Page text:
The Double Standards of the "Uncontacted Tribes" Circus
The story of the so-called “uncontacted tribes” in the Amazon has made its way around the world (even to Norway!). At the same time, there is a complete lack of interest in the story of indigenous people being publicly humiliated in Bolivia, the CultureMatters author Jovan Maud notes.
Are indigenous groups only interesting as long as they are “uncontacted” and “lost"? Has this something to do with obscure notions of “purity"?
Anyway, the anthropology blog CultureMatters has done a great job in deconstructing the “uncontacted tribes"-myth and criticizing organisations like Survival International that use this myth in their work to help indigenous peoples. CultureMatters-blogger Greg Downey writes:
While I certainly agree that small pockets of cultural diversity should not be aggressively assimilated, I feel a little queasy that we have to sell the drive for cultural autonomy and respect for foraging peoples with the whole ‘never seen a white man’ drivel. The term ‘uncontacted’ is part of the problem; ‘isolated’ would be better, as these groups have seldom ‘never seen a white man.’
One of the reasons these groups are attracting attention is that they are under pressure, especially on the Peruvian side of the border, not only from the usual suspects (miners, loggers, and ranchers), but also from a French petroleum company that wants to drill in the area.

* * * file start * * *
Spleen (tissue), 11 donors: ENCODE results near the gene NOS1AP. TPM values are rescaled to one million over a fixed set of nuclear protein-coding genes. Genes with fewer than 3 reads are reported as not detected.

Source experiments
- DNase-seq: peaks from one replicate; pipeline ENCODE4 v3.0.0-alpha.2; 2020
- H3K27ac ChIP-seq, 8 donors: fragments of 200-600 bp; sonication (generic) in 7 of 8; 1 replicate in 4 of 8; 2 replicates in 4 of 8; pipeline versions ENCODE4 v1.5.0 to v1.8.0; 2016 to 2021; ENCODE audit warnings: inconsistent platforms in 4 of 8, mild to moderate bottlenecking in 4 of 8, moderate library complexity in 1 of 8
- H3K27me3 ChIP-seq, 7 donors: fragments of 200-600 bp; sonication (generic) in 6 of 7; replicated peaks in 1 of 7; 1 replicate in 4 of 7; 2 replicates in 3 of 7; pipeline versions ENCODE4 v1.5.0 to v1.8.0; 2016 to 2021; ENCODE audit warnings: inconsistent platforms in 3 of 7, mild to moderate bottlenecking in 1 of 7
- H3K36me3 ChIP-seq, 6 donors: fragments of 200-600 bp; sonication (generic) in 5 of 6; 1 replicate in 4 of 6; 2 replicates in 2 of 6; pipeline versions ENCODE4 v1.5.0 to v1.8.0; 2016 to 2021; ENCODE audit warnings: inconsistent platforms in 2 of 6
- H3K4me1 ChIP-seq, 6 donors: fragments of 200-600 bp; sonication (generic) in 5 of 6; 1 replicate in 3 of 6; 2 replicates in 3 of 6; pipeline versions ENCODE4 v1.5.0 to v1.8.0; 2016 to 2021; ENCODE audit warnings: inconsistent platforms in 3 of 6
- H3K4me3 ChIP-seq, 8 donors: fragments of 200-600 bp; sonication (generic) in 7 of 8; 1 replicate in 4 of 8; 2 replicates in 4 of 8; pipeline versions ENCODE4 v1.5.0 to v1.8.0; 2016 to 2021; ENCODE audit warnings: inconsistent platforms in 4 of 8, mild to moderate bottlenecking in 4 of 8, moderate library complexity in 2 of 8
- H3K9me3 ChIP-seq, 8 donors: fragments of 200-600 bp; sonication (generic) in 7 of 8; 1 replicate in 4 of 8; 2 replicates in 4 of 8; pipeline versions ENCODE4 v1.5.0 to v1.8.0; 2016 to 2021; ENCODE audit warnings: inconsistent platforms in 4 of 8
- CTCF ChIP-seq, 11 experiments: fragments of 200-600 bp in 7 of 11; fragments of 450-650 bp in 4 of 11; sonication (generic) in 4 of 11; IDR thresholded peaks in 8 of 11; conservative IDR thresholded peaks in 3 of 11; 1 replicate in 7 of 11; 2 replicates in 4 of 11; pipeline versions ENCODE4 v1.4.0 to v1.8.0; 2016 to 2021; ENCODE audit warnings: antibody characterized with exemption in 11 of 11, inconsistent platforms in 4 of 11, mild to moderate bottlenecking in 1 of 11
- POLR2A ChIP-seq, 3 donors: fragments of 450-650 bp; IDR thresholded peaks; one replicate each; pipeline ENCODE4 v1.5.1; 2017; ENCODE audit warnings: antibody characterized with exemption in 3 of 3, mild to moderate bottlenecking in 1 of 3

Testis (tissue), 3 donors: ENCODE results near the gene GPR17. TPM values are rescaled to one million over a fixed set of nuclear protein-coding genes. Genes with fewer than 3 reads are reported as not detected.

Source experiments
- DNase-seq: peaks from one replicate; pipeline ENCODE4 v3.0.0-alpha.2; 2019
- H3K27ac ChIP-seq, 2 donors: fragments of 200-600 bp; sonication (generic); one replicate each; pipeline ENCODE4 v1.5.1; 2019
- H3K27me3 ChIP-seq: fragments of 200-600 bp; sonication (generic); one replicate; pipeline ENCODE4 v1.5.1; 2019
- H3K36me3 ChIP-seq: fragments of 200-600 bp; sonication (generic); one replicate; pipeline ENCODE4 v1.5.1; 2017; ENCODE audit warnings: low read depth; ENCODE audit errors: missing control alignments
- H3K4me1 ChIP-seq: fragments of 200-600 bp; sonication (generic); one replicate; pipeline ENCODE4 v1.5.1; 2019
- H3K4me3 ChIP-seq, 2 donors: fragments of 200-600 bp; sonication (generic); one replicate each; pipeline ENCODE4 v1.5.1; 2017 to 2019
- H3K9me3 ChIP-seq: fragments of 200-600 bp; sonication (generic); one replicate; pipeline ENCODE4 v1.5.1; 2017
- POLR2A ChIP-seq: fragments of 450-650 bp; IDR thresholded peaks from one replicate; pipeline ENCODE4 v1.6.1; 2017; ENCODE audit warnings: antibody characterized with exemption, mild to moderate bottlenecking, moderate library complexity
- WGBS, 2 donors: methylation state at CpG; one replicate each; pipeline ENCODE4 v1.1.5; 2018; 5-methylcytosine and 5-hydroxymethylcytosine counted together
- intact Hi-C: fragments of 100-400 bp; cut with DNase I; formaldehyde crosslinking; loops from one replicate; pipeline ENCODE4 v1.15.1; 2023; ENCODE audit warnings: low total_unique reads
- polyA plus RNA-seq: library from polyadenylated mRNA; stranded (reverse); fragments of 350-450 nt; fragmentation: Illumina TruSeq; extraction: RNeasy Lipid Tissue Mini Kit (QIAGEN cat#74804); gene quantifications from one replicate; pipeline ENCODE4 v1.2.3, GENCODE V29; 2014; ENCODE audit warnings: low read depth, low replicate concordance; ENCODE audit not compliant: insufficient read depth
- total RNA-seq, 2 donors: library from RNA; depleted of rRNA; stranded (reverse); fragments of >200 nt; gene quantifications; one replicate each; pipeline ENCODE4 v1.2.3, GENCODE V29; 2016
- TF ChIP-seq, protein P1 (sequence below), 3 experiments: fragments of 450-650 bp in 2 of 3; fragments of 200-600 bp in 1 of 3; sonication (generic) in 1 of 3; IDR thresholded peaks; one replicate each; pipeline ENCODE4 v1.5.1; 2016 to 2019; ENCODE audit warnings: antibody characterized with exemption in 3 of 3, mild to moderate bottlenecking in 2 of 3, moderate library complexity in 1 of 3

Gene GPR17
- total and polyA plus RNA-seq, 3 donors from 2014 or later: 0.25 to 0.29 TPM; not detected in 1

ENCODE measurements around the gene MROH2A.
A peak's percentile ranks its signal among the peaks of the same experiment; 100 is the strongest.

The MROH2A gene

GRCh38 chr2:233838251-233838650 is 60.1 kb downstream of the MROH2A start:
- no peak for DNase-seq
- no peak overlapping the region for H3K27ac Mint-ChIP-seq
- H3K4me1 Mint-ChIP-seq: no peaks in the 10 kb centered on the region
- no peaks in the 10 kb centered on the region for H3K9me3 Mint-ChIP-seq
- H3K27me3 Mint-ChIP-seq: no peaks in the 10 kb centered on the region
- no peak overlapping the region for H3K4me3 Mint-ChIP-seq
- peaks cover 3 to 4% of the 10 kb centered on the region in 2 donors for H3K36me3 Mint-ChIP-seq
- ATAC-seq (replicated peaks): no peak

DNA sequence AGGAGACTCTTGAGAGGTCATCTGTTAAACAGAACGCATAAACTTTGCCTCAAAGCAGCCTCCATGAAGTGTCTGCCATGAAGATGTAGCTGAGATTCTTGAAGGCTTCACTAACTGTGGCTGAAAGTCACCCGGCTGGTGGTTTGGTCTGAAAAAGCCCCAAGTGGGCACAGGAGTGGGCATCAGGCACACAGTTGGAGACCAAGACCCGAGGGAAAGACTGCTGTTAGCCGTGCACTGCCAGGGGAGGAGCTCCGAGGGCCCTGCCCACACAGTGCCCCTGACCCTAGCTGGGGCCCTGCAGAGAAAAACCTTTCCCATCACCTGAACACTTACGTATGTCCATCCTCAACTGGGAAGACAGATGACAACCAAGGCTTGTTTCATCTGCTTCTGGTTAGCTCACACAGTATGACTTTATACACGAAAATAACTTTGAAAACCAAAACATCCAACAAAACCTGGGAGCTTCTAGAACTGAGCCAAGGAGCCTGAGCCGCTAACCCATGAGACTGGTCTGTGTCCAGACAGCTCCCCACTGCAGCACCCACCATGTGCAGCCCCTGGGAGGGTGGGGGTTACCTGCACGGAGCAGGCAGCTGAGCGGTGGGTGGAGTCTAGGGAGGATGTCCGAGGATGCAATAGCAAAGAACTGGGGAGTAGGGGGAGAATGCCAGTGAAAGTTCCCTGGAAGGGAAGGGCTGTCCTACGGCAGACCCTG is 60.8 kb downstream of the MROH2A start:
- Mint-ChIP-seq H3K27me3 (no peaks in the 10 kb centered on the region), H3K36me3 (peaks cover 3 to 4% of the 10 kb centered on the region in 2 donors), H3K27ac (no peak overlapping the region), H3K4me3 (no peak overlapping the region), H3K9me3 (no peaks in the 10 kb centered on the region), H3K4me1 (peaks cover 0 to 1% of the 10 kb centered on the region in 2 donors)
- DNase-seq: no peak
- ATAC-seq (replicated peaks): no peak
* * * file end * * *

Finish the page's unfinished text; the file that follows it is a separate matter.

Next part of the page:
Why can’t we go with that story: protecting the environment, wildlife, and the local people’s ways of life against the shattering impact of wreckless resource extraction to feed petroleum addiction? Why do we have to stoop to the whole ‘they think the plane is a giant bird or spirit’ and ‘their way of life was unchanged for 10,000 years’ cannard?
The CultureMatters-author was interviewed by ABC Radio in Melbourne about this issue and they started discussing the common idea that it is ‘inevitable’ through ‘progress’ that people like this will have to disappear.
I wonder if all those ‘well, it’s sad but that’s the inevitable cost of progress’ really even think for thirty seconds about what they’re saying: are they saying that every acre of land that might support people who want to hunt or gather food, inevitably, must be drilled, logged, burned, or dug up for minerals? Really?
Savage Minds followed up with Stone-Age Links and a post The myth of the “untouched” Amazon that concludes that “today’s hunter-gatherers might be descended from the builders of four-lane highways, bridges, moats and canals".
And Maximilian Forte writes (in a satirical post) about a maybe even greater discovery Four New Tribes Discovered: 3 in the USA, 1 in Iraq
With similar thoughs in my head, I wrote one year ago “Help the Hadza!” - Why focus on culture and not on human rights?
See also earlier posts: